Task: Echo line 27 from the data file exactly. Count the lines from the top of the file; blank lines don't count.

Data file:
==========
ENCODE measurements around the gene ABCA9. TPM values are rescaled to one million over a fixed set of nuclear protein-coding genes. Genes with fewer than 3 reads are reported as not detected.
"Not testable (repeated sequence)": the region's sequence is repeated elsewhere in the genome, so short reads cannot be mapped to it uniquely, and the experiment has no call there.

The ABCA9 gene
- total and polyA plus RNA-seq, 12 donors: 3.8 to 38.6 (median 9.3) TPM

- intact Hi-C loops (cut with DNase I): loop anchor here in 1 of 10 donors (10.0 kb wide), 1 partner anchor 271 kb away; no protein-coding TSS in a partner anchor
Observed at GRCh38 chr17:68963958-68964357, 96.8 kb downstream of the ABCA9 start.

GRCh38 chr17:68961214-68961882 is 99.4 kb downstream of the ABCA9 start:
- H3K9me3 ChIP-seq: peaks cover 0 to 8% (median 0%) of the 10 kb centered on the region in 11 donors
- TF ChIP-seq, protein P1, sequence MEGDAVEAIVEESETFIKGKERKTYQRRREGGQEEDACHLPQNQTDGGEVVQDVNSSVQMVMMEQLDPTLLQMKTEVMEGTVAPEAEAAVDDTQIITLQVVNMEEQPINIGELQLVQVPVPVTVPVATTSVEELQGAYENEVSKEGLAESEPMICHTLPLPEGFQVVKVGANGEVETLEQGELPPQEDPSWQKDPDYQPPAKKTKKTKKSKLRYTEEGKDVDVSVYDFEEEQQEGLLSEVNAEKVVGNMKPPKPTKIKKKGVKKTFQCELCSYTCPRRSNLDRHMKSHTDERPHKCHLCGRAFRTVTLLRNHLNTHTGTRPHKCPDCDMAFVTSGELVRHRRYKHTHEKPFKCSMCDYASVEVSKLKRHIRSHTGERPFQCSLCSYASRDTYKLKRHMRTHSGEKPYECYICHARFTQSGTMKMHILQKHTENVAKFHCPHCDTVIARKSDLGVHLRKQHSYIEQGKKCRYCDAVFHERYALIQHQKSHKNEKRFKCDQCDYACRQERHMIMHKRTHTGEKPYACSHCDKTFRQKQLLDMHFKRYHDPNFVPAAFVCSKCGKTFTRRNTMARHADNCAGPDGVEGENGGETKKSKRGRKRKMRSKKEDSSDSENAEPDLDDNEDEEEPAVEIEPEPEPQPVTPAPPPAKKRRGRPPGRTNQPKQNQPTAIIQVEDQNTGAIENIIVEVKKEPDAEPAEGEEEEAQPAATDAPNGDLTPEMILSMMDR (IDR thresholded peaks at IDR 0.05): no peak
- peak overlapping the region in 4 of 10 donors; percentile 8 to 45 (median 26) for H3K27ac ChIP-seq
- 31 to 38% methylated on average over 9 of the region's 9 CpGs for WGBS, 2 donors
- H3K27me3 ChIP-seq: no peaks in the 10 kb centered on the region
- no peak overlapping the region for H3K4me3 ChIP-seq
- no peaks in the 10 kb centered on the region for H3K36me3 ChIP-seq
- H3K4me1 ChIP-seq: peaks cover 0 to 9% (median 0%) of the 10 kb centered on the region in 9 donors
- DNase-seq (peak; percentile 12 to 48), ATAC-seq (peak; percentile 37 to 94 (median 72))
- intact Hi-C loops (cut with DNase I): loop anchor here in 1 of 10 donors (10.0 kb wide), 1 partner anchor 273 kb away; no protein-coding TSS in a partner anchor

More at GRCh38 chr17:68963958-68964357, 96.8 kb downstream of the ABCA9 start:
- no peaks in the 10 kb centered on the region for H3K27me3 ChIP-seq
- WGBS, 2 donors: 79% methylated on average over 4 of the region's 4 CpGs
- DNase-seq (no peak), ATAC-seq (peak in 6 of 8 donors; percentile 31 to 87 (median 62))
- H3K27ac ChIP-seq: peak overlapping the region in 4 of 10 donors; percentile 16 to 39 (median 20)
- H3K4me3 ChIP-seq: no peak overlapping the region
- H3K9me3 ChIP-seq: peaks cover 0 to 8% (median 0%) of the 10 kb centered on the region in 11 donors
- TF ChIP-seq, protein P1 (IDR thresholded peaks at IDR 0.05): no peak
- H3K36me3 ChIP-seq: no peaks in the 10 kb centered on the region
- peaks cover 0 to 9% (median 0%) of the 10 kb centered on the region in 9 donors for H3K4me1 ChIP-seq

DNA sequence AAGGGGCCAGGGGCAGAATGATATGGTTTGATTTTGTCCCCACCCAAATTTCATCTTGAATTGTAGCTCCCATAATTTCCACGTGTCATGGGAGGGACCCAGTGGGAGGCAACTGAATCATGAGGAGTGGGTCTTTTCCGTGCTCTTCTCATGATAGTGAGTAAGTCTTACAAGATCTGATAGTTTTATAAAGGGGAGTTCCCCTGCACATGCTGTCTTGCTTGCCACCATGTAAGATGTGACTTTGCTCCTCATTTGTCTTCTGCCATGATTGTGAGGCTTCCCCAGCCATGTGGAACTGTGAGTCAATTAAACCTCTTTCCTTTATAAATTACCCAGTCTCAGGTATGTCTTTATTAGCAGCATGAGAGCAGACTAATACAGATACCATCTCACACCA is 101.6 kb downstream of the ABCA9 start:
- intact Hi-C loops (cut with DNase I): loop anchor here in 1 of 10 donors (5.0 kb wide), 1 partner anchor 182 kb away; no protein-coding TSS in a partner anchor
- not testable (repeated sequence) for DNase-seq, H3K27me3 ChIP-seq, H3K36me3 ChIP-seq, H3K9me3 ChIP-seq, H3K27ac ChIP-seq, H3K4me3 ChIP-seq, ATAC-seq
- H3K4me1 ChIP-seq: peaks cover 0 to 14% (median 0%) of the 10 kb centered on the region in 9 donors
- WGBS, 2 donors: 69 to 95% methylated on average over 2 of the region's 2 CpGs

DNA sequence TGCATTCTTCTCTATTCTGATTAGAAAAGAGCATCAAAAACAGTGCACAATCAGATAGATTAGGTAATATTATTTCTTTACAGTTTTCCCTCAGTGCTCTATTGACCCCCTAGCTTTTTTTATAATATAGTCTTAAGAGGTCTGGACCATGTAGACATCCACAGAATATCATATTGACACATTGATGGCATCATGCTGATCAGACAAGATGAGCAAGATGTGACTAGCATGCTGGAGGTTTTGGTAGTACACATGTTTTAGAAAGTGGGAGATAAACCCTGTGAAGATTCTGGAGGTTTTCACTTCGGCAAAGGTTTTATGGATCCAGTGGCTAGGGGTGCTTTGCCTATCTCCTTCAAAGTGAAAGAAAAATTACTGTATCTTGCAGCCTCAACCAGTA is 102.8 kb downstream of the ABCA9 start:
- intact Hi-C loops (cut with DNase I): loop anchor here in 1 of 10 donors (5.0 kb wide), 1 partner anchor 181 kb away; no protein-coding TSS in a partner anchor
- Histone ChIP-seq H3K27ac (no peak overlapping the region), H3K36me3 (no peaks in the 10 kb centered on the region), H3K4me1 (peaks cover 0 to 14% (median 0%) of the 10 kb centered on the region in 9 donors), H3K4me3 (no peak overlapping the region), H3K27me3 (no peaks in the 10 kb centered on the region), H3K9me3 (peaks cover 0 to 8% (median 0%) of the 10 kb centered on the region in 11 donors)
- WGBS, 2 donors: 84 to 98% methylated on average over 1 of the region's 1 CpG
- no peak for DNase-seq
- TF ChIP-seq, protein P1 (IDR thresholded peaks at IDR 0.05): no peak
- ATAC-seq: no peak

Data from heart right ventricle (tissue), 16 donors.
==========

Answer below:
- peaks cover 0 to 9% (median 0%) of the 10 kb centered on the region in 9 donors for H3K4me1 ChIP-seq